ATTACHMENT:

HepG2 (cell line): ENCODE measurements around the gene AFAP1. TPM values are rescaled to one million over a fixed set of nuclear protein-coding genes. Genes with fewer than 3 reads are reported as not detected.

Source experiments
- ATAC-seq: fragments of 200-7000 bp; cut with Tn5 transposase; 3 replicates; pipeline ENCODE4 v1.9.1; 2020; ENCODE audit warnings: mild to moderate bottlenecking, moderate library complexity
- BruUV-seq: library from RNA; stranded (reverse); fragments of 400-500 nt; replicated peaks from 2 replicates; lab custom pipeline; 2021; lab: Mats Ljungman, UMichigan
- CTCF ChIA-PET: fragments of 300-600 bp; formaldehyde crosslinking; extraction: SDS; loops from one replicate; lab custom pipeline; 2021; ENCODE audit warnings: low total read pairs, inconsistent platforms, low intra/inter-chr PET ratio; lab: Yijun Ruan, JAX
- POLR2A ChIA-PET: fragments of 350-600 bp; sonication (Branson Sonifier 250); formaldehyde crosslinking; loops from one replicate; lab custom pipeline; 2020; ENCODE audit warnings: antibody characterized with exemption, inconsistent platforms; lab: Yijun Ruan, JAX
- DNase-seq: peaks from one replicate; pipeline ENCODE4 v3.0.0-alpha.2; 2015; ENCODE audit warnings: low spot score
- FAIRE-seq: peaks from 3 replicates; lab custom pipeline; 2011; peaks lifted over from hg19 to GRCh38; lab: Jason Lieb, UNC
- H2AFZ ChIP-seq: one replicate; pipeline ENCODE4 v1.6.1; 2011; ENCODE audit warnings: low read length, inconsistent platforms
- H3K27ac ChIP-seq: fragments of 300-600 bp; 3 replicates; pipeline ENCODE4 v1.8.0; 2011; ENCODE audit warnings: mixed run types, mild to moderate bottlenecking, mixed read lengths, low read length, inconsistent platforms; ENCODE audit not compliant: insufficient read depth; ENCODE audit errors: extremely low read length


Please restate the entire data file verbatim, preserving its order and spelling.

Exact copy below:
HepG2 (cell line): ENCODE measurements around the gene AFAP1. TPM values are rescaled to one million over a fixed set of nuclear protein-coding genes. Genes with fewer than 3 reads are reported as not detected.

Source experiments
- ATAC-seq: fragments of 200-7000 bp; cut with Tn5 transposase; 3 replicates; pipeline ENCODE4 v1.9.1; 2020; ENCODE audit warnings: mild to moderate bottlenecking, moderate library complexity
- BruUV-seq: library from RNA; stranded (reverse); fragments of 400-500 nt; replicated peaks from 2 replicates; lab custom pipeline; 2021; lab: Mats Ljungman, UMichigan
- CTCF ChIA-PET: fragments of 300-600 bp; formaldehyde crosslinking; extraction: SDS; loops from one replicate; lab custom pipeline; 2021; ENCODE audit warnings: low total read pairs, inconsistent platforms, low intra/inter-chr PET ratio; lab: Yijun Ruan, JAX
- POLR2A ChIA-PET: fragments of 350-600 bp; sonication (Branson Sonifier 250); formaldehyde crosslinking; loops from one replicate; lab custom pipeline; 2020; ENCODE audit warnings: antibody characterized with exemption, inconsistent platforms; lab: Yijun Ruan, JAX
- DNase-seq: peaks from one replicate; pipeline ENCODE4 v3.0.0-alpha.2; 2015; ENCODE audit warnings: low spot score
- FAIRE-seq: peaks from 3 replicates; lab custom pipeline; 2011; peaks lifted over from hg19 to GRCh38; lab: Jason Lieb, UNC
- H2AFZ ChIP-seq: one replicate; pipeline ENCODE4 v1.6.1; 2011; ENCODE audit warnings: low read length, inconsistent platforms
- H3K27ac ChIP-seq: fragments of 300-600 bp; 3 replicates; pipeline ENCODE4 v1.8.0; 2011; ENCODE audit warnings: mixed run types, mild to moderate bottlenecking, mixed read lengths, low read length, inconsistent platforms; ENCODE audit not compliant: insufficient read depth; ENCODE audit errors: extremely low read length